Friday, March 4, 2011

46. Teachers

We enjoy an early spring in our state as a recompense for brutal summers and mercurial winters. So I was enjoying one and visiting, in my mind, a place far away in a time equally distant. I was aware that someone had taken the seat next to mine on the park bench where I sat. But I paid no attention until I felt a poke in my side and someone said, “You always did daydream a lot.”

I looked, and was startled to see, looking me over as if I were a newly captured criminal, my fifth-grade teacher, Miss Edith Rupe. Well, of course it was C.W., but the resemblance was so uncanny that I allowed myself to be transported back to 1953. It felt strangely comfortable, but then I am a white male.

“Do you remember me?” she said.

“Oh yes, you were everyone’s favorite.”

“Do you remember where I lived?”

“Yes, in a boarding house on Sixth Street.”

“From where I walked the eight blocks or so to work.”

“You never had a car?”

“Do you think a teacher in those days could afford a car?”

“What a about the bus?”

“I saved bus fare so I could have a parakeet—my only luxury.”

“Yes, I seem to remember when it died. Petey, or something like that was its name.”

“Something like that. It was a lonely time.”

“Did you have a good life?”

“What do you think?” She—it—leaned back on the bench and looked wistfully toward the river. “How good a life do you think an ‘old-maid’ had on a teacher’s pay in the 1950s?”

“Well, you were good at it”

She just looked at me as if I had passed wind or something.

“I mean, several people I know, who you taught …”

“Whom I taught.”

“Whom you taught, have done quite well. I know one, a stockbroker now, who made nearly a million dollars a year before he retired.”

“Yes, that made it all worthwhile.”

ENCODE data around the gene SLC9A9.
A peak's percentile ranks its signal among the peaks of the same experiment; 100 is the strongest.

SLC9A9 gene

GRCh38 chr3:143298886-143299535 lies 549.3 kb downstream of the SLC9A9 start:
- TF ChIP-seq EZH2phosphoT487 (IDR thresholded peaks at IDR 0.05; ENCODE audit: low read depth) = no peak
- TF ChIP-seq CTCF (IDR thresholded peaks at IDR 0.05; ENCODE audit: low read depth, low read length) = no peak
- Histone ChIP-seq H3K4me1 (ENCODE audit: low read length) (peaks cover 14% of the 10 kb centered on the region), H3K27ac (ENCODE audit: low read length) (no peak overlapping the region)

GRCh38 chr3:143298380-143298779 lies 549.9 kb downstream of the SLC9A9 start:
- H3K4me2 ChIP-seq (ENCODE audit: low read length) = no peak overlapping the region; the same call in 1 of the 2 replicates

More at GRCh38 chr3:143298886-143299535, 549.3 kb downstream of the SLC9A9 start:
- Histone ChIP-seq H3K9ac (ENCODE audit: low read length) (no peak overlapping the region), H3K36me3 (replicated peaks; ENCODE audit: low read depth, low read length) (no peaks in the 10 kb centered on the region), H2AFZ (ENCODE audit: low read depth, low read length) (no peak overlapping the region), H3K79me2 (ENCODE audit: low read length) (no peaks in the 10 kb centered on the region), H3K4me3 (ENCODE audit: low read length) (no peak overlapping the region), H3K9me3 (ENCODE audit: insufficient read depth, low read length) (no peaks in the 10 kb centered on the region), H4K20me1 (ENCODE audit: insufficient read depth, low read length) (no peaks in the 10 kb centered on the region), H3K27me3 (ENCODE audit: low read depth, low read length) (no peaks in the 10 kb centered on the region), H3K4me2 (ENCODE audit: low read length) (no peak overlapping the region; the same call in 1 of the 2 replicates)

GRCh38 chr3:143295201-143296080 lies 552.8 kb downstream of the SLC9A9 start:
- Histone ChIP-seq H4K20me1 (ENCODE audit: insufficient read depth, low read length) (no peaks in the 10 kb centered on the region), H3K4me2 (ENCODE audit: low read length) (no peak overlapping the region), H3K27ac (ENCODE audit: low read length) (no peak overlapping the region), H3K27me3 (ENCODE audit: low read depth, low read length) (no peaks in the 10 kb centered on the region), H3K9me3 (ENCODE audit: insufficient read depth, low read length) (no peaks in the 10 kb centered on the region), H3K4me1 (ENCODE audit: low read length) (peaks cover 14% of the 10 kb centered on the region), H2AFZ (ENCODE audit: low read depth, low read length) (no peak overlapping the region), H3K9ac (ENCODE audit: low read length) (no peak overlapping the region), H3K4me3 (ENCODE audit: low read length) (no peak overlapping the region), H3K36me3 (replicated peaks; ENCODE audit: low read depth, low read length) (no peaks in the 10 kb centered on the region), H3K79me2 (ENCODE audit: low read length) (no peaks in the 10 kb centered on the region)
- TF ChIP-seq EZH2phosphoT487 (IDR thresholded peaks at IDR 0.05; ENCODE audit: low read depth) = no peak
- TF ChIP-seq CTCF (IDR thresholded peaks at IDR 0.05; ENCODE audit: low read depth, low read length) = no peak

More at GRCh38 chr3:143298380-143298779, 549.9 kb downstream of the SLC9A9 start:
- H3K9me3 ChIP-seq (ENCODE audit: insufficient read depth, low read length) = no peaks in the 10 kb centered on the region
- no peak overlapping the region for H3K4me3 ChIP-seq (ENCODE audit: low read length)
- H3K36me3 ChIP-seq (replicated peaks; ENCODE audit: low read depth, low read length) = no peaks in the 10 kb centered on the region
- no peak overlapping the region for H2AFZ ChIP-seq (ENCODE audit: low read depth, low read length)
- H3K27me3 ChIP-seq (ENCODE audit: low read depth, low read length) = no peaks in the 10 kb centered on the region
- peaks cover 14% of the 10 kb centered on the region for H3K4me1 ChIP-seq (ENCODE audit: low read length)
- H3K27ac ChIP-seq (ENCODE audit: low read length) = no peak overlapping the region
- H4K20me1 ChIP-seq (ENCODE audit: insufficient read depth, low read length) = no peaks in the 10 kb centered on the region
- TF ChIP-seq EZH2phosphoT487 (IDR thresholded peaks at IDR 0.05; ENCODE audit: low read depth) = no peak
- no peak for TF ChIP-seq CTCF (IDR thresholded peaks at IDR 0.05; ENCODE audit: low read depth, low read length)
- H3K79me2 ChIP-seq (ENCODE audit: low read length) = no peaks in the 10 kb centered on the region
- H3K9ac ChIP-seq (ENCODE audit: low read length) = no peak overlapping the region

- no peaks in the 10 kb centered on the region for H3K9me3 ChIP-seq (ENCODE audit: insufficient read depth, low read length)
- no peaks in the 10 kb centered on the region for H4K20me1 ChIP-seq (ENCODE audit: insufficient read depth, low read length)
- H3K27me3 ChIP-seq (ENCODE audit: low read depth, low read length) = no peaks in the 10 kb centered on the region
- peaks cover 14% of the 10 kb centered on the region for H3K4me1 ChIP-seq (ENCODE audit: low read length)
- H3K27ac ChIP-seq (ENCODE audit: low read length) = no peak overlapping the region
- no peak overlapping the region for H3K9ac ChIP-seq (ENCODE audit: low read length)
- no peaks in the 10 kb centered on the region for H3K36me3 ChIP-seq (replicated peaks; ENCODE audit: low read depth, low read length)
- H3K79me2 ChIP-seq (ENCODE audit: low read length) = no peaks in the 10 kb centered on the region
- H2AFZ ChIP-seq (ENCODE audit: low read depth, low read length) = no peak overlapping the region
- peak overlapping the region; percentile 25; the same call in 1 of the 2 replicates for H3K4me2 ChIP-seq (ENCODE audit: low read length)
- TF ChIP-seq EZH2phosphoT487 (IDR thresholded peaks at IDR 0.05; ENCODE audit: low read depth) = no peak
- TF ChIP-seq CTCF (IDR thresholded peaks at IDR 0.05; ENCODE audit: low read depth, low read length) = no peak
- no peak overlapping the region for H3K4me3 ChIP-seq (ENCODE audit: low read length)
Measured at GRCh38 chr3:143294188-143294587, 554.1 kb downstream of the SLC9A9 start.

I looked to see if I could detect irony. Nothing. Just sadness.

“We all did a good job considering,” she said. “Teachers still do, don’t they?”

“Oh yes, and under very tough circumstances.”

“Then tell me something.” It was C.W. talking now.


“Why are your leaders trying to take teachers back to the conditions that existed in the old days? Don’t they respect them at all?”

“Well, some do.”

“What about the others?”

“Well, they seem to think things would be better with private schools, or even better with religious ones.”

“After what some of their leaders have been doing to those young boys?”

“Well, in some cases their thinking may be a little behind …” I stopped and flushed a crimson red.

Not Miss Rupe, but I did get your attention, right? - C.W,
Fortunately for me, Miss Rupe interrupted. “Before you buy into that “private school” thing, can I ask you a question?”

“Sure.” I was glad to change the subject.

“Did I ever teach you about a concept called ‘Cherry-picking’”?

I thought. “That is … when …”

“That is when you provide excellent service to those to whom it is profitable to provide excellent service—usually the rich—and let those to whom it is unprofitable to provide service—usually the poor—fend for themselves.”

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